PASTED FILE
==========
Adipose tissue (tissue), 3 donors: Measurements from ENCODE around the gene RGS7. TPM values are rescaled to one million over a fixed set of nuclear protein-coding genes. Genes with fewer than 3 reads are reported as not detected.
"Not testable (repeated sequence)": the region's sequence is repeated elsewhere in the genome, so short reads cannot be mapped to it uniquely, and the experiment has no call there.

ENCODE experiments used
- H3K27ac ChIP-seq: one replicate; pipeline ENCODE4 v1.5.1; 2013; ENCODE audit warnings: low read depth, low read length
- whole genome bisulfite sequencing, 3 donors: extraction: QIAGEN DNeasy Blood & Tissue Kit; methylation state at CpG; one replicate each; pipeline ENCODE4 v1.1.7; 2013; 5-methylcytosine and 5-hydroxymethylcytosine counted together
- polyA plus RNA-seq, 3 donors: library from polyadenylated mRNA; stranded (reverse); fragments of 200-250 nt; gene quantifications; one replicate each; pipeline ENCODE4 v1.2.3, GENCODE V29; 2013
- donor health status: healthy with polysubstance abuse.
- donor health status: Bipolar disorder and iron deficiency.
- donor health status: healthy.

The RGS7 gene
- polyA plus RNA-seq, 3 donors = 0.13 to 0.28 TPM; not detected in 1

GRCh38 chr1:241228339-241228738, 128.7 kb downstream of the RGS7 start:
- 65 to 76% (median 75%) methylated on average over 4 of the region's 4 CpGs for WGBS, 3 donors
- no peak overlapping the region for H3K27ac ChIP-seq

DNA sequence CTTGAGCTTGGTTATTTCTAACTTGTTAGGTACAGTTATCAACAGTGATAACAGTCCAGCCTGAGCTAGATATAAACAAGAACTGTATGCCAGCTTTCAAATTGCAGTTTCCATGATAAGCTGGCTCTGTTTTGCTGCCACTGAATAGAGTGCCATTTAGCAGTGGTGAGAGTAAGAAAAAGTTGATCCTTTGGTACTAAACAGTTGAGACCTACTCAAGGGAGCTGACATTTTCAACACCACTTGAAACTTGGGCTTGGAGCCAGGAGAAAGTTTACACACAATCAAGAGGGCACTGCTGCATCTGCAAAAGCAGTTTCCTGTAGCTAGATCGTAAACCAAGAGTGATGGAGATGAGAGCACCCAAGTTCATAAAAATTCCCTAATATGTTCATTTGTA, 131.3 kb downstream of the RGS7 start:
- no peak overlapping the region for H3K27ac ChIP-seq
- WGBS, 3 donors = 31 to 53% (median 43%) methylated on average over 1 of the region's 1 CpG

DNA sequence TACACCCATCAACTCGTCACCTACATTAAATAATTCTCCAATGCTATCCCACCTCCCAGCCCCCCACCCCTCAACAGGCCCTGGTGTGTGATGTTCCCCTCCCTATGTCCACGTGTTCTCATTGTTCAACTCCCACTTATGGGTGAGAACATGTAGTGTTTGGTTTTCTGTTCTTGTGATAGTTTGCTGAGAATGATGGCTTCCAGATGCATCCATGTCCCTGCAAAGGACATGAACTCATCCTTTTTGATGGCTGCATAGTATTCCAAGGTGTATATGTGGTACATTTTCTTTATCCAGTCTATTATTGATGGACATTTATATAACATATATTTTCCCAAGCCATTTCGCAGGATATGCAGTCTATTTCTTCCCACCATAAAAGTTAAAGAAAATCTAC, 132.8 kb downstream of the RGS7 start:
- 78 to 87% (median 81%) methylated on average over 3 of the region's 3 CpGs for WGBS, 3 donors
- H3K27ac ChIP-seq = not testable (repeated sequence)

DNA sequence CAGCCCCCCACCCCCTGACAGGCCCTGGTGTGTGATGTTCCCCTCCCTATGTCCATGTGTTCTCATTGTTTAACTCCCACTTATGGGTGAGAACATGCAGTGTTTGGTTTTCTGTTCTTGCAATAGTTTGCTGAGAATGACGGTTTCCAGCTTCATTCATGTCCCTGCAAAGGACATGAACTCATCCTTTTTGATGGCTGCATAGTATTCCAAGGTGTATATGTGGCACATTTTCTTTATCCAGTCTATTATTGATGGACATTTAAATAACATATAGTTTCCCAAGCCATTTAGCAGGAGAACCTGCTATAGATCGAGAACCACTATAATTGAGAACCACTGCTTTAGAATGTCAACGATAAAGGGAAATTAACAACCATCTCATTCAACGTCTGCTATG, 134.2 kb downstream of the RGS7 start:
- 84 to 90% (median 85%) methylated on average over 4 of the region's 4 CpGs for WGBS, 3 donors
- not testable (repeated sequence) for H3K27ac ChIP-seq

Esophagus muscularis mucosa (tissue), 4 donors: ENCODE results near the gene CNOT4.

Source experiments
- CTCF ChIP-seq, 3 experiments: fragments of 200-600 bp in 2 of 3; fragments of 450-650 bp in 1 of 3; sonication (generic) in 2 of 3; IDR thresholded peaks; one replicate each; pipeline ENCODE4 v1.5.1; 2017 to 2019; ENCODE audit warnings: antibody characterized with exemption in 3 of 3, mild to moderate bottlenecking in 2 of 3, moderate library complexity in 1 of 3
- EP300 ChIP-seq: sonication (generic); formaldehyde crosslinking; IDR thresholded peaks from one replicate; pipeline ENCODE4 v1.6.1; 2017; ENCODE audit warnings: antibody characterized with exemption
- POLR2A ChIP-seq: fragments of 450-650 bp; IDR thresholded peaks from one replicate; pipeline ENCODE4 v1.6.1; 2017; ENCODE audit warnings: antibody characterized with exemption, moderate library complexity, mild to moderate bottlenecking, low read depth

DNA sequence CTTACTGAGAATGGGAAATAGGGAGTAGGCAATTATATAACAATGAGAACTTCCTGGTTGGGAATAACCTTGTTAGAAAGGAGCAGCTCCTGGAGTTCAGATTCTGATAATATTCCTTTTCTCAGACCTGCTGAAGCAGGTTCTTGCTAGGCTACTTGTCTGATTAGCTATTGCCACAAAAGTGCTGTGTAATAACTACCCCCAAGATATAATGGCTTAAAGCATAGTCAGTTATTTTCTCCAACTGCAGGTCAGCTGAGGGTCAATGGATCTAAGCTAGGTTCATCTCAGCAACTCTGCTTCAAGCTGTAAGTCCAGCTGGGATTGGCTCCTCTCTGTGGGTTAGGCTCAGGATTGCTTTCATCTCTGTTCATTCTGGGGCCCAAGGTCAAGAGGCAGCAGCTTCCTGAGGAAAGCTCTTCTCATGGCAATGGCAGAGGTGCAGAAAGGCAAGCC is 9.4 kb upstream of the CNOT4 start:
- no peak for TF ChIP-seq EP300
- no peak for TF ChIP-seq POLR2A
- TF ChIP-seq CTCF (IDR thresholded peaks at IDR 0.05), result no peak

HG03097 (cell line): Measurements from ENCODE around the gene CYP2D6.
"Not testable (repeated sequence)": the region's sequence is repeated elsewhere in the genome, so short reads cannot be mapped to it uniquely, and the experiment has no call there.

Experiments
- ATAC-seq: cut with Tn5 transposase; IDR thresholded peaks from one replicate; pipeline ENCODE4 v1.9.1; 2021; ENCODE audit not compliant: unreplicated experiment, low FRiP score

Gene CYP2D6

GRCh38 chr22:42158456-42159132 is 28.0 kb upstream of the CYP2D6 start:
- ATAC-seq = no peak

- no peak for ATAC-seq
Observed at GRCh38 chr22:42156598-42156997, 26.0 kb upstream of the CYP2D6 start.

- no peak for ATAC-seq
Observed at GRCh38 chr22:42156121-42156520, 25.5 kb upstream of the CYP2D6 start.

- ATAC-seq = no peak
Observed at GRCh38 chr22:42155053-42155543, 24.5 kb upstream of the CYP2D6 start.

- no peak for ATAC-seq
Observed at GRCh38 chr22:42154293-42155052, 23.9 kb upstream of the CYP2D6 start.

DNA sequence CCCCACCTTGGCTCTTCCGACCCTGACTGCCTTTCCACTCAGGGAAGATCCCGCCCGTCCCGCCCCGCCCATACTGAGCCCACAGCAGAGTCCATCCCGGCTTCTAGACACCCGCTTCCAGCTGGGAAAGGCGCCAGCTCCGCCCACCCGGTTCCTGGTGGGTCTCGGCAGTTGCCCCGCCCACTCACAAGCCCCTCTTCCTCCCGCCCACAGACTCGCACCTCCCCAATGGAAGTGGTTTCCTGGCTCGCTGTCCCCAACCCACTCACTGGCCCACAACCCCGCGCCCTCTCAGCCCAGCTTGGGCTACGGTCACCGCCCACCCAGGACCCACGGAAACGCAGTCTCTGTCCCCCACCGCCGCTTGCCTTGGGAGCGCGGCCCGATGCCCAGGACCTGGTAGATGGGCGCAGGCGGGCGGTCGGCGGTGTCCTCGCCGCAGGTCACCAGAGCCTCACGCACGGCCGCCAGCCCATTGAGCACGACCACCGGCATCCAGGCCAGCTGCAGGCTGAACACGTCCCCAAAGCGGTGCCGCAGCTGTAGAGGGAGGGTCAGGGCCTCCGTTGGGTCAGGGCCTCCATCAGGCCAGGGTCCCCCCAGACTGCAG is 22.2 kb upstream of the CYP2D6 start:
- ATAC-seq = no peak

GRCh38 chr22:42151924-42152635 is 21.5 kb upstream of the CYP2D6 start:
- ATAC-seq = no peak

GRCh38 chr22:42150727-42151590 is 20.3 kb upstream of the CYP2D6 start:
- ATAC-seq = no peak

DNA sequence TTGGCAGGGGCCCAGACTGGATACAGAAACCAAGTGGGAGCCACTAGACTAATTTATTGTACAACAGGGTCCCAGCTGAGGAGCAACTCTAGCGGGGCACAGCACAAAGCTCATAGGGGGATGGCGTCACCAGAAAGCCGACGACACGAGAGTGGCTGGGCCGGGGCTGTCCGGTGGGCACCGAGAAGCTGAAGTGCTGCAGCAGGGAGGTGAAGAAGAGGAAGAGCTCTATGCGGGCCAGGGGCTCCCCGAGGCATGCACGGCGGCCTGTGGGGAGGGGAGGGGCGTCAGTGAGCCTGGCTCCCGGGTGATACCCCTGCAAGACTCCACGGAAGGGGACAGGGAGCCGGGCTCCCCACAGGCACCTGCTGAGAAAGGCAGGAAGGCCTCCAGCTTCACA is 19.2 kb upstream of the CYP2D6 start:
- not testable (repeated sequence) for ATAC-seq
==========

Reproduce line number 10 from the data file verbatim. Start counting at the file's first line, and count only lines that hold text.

The RGS7 gene